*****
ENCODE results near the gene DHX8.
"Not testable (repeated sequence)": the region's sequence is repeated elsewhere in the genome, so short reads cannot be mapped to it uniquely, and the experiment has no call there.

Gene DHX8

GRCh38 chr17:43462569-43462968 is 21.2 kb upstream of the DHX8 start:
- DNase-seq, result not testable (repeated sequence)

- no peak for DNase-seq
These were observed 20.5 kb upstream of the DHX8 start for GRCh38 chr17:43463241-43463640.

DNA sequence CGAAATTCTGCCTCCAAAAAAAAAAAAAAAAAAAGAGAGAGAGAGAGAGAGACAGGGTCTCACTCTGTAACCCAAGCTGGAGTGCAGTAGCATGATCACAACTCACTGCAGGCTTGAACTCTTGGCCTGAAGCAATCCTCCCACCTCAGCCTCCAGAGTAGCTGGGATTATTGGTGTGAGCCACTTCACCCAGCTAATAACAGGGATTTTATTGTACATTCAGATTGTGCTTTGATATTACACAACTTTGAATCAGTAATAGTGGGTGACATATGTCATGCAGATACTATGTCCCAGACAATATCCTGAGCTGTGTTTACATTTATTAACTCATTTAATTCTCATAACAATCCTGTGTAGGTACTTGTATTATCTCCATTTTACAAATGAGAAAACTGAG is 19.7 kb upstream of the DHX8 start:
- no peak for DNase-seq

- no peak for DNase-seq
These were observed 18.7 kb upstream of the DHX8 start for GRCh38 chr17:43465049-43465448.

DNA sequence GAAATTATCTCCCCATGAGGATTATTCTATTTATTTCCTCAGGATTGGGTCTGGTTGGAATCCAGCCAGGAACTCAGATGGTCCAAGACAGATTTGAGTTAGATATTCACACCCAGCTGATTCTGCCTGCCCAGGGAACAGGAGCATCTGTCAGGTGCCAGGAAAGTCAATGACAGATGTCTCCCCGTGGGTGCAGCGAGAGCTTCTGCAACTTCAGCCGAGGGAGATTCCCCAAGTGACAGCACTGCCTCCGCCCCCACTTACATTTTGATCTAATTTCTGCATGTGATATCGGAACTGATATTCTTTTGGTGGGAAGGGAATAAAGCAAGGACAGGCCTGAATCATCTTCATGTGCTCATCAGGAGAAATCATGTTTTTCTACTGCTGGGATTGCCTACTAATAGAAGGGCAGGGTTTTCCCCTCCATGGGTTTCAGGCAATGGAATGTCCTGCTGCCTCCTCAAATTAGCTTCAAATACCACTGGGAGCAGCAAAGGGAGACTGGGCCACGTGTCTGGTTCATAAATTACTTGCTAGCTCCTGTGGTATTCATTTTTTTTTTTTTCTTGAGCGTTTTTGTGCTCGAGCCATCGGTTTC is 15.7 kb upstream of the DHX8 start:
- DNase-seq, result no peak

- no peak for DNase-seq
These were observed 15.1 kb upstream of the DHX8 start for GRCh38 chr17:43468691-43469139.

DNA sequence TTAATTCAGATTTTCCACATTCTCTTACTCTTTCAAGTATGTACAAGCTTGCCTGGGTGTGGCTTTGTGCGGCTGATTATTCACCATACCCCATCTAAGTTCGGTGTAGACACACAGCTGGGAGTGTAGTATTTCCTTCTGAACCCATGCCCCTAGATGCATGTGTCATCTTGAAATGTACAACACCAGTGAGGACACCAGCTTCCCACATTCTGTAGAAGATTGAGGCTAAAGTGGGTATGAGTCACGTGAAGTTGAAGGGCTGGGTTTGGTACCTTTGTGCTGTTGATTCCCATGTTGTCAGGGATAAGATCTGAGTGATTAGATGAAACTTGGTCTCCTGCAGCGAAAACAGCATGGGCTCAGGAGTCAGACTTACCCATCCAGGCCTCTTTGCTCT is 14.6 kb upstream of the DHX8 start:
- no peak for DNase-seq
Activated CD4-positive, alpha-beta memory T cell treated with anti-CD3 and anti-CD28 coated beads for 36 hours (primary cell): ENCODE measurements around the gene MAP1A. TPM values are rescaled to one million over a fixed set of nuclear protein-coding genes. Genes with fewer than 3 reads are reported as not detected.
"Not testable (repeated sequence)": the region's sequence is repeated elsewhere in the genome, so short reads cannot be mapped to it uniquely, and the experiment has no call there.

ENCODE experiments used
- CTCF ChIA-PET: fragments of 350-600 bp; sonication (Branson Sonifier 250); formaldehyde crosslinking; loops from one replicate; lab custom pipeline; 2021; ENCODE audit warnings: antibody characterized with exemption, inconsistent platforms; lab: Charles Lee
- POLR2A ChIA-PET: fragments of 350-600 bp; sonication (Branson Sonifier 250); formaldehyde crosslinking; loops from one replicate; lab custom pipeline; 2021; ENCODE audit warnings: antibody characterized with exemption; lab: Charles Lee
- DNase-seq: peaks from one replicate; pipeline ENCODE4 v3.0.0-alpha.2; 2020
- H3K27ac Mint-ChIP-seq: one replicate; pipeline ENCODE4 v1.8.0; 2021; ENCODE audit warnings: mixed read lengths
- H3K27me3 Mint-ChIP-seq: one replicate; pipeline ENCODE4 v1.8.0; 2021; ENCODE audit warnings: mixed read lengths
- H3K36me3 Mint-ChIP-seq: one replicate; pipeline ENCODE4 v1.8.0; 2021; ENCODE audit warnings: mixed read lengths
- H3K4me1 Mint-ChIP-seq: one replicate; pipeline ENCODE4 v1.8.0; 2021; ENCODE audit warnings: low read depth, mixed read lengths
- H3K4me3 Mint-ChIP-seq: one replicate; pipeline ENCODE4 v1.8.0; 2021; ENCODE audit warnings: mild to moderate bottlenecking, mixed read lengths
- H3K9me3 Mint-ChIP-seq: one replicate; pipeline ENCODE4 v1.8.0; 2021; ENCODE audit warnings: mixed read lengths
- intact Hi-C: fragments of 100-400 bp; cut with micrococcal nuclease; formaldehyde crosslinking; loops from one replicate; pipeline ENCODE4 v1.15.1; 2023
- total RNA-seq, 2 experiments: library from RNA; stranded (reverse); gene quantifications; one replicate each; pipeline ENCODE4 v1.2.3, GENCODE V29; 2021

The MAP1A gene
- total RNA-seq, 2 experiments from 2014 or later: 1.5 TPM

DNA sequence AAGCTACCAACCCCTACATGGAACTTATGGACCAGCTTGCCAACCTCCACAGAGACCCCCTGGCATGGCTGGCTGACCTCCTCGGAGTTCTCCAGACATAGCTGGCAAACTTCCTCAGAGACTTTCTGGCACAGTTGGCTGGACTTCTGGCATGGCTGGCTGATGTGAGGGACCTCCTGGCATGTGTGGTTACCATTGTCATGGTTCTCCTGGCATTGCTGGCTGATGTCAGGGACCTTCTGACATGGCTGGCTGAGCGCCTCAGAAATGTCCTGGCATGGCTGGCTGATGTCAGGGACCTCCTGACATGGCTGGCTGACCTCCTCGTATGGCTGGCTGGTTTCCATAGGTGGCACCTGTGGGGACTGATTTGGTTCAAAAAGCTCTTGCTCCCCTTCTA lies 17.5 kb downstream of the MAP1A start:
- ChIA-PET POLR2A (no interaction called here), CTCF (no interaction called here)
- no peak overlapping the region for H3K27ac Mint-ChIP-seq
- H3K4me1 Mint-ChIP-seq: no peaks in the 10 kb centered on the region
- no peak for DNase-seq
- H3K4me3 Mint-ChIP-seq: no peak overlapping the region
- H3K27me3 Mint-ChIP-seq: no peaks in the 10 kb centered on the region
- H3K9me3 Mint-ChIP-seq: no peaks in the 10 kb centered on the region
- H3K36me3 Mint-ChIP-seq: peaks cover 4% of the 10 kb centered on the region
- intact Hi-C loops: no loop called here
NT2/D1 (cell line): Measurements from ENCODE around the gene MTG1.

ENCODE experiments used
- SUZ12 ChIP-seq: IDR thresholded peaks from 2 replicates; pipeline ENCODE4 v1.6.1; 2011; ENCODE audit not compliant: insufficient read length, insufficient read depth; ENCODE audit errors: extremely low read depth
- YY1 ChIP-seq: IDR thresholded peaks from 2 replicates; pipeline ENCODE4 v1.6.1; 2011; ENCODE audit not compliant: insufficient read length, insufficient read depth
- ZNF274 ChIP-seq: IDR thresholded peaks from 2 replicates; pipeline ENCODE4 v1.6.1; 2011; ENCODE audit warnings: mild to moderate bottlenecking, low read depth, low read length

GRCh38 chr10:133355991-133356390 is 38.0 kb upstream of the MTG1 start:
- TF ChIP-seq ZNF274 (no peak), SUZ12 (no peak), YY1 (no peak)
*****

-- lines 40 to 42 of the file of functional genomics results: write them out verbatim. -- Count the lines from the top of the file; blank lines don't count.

- H3K27me3 Mint-ChIP-seq: no peaks in the 10 kb centered on the region
- H3K9me3 Mint-ChIP-seq: no peaks in the 10 kb centered on the region
- H3K36me3 Mint-ChIP-seq: peaks cover 4% of the 10 kb centered on the region